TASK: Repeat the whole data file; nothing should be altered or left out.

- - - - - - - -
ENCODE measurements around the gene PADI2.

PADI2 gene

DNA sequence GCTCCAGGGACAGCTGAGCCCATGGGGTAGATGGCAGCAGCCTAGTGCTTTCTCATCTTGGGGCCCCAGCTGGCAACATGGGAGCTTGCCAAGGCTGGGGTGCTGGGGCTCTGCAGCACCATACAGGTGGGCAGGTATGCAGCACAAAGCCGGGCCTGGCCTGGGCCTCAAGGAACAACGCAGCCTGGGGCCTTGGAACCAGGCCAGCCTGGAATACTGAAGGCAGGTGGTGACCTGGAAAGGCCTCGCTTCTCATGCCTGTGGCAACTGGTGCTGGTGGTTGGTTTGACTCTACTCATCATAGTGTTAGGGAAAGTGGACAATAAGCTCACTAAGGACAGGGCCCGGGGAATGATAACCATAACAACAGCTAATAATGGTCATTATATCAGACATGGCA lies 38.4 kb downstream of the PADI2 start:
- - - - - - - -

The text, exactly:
ENCODE measurements around the gene PADI2.

PADI2 gene

DNA sequence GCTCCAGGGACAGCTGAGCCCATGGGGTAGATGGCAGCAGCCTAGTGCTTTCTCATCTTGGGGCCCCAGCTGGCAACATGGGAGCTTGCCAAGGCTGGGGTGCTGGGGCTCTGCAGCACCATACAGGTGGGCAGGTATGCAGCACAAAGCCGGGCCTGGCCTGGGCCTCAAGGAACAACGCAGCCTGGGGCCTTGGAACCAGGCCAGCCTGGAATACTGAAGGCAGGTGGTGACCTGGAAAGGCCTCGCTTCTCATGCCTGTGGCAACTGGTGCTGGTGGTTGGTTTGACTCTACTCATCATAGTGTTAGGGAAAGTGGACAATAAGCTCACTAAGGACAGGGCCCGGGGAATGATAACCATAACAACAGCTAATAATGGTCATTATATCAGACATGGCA lies 38.4 kb downstream of the PADI2 start: